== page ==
This timeline is consistent across browsers, including GoogleMozilla, and Apple. We look forward to continuing our close collaboration with Adobe, other browser vendors, and the publishing community, as we evolve the future of the web for everyone.

Recovering Disabled Apple Devices

The Evolution of Mobile Security
Information Security is a major priority in today’s mobile driven world. While devices like your phone are meant to be as accessible as possible, the contents are meant to remain private. Apple, a mobile industry leader, is always developing better solutions to keep your information safe. However, for every step Apple takes to keep up with new threats, their consumers are responsible for taking equal measures. The stakes have never been higher as the cost of securing your device also means potentially losing all device functionality!

It was only a few years ago our devices were only locked away behind a simple 4-digit passcode. If the passcode were ever lost, one would simply need to wipe the device and set it up as new. While this was effective in protecting our data, it was not effective in protecting our devices themselves. Apple wanted to take security a step forward and dissuade mobile theft entirely. Apple began implementing an online activation lock. Now even if an iPad, iPhone, or Mac were wiped, they would continue to remain locked until the original owner signed in to their Apple account and unlocked the device.

Getting Caught in the Net
While Apple’s activation lock proved very successful in combating black-market resale of mobile devices, it also caused headaches for registered owners. Many users found that misplacing a password meant that their devices were held hostage by Apple. Businesses would need to maintain even tighter control over their inventory in order to prevent accidental lock-outs. This could mean overhauling their entire internal process, something that wouldn’t simply happen over-night. While Apple’s security policies did far more good than harm, some mistakes were bound to happen. Luckily there are a few things we can do to get our devices back under control!

Regaining Control of your Mobile Device
If your device is asking you to enter an Apple ID and Password for an account that you don’t recognize, you will need to contact Apple in order to verify ownership.

  • Contact Apple and provide a purchase receipt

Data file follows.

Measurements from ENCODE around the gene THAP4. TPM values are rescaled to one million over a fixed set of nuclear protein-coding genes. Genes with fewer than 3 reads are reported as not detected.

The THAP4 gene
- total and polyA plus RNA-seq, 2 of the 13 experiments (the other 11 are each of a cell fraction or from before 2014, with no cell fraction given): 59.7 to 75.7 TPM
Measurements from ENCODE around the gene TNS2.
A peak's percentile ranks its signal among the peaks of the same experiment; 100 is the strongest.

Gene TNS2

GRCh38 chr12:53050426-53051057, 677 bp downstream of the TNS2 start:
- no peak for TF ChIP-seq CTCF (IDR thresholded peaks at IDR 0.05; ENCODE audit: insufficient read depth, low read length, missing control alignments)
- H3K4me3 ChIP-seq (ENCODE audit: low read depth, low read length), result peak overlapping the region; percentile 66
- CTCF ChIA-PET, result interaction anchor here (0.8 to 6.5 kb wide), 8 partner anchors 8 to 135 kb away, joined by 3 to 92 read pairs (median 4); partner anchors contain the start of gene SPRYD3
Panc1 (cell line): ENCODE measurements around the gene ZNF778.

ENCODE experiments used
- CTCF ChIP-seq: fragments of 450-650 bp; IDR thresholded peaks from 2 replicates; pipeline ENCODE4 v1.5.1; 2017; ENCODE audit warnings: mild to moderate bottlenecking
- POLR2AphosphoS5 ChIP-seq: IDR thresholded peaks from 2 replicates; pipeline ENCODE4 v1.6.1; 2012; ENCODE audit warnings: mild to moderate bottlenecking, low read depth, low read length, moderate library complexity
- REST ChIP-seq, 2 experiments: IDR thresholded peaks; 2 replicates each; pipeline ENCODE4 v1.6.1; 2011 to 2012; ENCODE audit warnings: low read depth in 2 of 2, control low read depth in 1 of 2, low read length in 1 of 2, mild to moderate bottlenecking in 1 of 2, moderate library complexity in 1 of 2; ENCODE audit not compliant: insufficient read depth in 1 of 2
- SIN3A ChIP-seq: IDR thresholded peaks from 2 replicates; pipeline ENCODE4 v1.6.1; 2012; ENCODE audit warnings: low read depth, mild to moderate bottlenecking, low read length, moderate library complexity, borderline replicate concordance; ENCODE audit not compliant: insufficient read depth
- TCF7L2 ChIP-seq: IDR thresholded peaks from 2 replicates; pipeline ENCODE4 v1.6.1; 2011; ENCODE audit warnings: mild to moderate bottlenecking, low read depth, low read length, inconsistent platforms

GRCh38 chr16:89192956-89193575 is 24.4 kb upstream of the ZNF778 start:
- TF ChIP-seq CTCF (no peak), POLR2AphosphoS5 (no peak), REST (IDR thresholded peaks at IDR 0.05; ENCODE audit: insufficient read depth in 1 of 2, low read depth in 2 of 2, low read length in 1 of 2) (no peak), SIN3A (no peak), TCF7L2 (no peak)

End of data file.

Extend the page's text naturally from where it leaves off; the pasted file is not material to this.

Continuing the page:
• Contact Apple and provide the device serial # and answer purchase related questions

Contact Apple by phone, chat, or through an Apple Store:

Preventing the Problem with Mac OSX Server
Don’t fret! There is light at the end of the tunnel. Apple provides businesses with a few tools to manage and maintain their own devices, including the ability to control Activation Lock! By leveraging Apple’s Business Device Enrollment Program and Mac OSX Server software your business can have full control over its mobile devices. No need to call Apple to unlock your own phone again.

  • Apple’s Business Device Enrollment Program (DEP) was designed to shift control of Apple’s mobile security to the business owners. This allows IT to maintain large environments with a single administrator, rather than having users responsible for their own devices. Once a device is enrolled, your business maintains complete control over the configurations, profiles, and security; no middle man. The best feature is allowing users to add personal accounts to the devices without interfering with the business configuration. Users can be given usage rights to a device, rather than becoming temporary owners.
  • Mac OSX Server has mobile device management (MDM) tools built in that allow an administrator to make changes and tweak all devices owned by the business. Rather than making adjustments like adding WiFi hotspots or configuring email one device at a time, profiles can be implemented for individuals, divisions, or the entire company.

OS X Server Caching

We’ve all been there: Apple releases a new iOS update and everyone is going ham. Pretty soon you have a few dozen employees leveraging the internet to get their latest fix. These updates aren’t small, and the impact they will have for all the other users isn’t small either. How do we allow users to update their devices without dragging the corporate network down?
By using a caching service. Store all of your updates and apps, IOS or Mac, on a local server and serve it up internally.
All Apple devices are built to search for a local server with the ‘Caching Service’ enabled before stepping outside the network. A device will only need to download from apple once before the caching service makes it available, locally, to all other requesters. No need to sweat the next iOS update.